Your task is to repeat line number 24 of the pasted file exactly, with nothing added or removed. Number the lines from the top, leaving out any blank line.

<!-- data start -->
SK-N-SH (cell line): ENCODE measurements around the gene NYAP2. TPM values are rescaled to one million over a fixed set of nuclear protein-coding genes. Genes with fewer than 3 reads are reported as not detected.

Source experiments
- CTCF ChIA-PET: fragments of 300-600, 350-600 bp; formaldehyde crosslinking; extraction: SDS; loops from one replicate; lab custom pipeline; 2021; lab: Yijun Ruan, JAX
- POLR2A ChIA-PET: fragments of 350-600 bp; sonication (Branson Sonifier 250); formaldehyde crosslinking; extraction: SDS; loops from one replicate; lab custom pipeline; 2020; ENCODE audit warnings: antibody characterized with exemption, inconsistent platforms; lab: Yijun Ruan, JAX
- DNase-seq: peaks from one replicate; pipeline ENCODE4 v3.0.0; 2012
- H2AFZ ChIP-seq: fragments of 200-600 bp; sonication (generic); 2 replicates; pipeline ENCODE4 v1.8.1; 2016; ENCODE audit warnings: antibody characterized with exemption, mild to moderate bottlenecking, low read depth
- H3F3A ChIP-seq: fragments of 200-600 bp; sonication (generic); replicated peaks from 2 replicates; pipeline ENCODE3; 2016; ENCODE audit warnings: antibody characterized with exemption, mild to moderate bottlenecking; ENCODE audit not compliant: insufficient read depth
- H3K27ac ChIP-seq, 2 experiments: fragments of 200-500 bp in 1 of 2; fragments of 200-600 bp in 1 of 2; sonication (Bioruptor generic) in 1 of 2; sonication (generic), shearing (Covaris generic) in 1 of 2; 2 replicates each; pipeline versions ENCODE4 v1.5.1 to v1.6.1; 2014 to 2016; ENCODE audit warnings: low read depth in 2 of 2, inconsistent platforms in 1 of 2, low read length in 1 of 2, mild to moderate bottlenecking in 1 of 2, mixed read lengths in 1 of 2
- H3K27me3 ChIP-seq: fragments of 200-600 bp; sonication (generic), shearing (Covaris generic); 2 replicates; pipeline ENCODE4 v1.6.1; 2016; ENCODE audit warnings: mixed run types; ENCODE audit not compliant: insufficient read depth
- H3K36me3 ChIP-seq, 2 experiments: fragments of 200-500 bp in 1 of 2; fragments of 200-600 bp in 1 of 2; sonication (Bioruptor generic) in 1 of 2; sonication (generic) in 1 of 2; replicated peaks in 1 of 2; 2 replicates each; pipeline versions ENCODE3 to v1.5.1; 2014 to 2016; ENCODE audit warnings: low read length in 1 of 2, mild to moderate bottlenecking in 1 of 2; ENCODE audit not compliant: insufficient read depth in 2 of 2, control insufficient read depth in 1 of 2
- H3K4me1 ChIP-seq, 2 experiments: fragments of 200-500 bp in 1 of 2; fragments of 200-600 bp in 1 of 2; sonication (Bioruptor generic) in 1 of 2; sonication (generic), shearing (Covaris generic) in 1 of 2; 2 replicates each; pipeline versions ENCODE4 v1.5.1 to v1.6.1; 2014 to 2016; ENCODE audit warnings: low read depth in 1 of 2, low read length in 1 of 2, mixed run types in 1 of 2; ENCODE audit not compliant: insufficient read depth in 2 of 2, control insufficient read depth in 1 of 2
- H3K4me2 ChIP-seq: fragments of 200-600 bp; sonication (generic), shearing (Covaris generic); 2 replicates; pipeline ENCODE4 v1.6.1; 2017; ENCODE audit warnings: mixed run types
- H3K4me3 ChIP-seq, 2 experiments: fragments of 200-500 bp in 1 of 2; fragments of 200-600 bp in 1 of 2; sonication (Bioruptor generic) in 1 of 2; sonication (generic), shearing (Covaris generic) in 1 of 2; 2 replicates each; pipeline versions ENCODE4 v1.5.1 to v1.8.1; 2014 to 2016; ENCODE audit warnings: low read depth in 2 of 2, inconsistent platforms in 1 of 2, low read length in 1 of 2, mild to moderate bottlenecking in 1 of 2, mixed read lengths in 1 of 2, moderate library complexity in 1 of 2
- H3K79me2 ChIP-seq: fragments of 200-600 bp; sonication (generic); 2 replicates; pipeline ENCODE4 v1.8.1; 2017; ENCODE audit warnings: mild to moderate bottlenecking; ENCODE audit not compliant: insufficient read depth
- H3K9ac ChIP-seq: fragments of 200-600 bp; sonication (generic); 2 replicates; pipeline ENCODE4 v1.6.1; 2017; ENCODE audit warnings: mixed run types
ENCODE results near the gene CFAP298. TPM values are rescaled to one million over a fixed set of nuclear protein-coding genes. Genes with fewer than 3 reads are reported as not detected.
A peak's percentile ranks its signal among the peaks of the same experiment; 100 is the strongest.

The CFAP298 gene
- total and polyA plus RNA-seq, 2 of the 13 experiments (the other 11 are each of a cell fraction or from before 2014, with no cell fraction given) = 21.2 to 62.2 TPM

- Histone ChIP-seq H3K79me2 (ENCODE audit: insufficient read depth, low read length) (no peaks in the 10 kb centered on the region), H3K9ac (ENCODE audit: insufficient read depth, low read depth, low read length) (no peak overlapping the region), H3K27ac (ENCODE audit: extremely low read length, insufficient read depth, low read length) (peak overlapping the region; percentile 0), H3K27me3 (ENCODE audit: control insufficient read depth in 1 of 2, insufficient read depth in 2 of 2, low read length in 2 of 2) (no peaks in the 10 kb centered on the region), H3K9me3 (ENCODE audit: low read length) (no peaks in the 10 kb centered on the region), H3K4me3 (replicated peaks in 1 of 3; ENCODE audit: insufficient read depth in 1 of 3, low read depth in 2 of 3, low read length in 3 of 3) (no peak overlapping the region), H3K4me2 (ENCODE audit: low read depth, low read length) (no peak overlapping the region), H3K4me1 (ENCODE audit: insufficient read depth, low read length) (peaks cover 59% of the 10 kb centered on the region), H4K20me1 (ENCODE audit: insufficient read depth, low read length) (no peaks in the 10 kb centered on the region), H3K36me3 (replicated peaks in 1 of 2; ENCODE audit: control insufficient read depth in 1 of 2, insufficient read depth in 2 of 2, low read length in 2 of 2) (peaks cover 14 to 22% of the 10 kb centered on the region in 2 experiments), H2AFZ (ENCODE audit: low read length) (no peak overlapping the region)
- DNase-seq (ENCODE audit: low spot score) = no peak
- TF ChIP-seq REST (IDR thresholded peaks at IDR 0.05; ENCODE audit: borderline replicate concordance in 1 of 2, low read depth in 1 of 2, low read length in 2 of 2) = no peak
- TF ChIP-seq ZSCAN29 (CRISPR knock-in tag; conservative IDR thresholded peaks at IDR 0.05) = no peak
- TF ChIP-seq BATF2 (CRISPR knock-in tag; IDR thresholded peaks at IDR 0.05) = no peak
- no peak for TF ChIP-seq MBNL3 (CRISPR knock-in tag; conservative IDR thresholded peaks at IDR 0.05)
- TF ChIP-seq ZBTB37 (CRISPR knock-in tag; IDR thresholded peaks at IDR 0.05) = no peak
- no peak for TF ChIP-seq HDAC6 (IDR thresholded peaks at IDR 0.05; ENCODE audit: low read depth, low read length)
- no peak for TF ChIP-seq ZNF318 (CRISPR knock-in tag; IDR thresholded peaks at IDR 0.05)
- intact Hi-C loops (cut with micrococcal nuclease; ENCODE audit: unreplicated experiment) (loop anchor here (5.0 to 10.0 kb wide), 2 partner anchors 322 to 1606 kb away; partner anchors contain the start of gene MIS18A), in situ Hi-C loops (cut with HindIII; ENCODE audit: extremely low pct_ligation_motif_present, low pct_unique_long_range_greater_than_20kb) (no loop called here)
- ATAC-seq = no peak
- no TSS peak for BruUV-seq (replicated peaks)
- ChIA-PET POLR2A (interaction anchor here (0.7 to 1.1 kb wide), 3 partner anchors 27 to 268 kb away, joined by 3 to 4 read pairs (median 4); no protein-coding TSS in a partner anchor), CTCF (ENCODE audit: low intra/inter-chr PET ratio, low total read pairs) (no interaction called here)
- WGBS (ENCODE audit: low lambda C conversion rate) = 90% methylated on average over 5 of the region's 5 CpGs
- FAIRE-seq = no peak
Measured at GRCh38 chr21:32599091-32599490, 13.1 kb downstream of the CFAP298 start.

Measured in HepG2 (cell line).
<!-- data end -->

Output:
- TF ChIP-seq BATF2 (CRISPR knock-in tag; IDR thresholded peaks at IDR 0.05) = no peak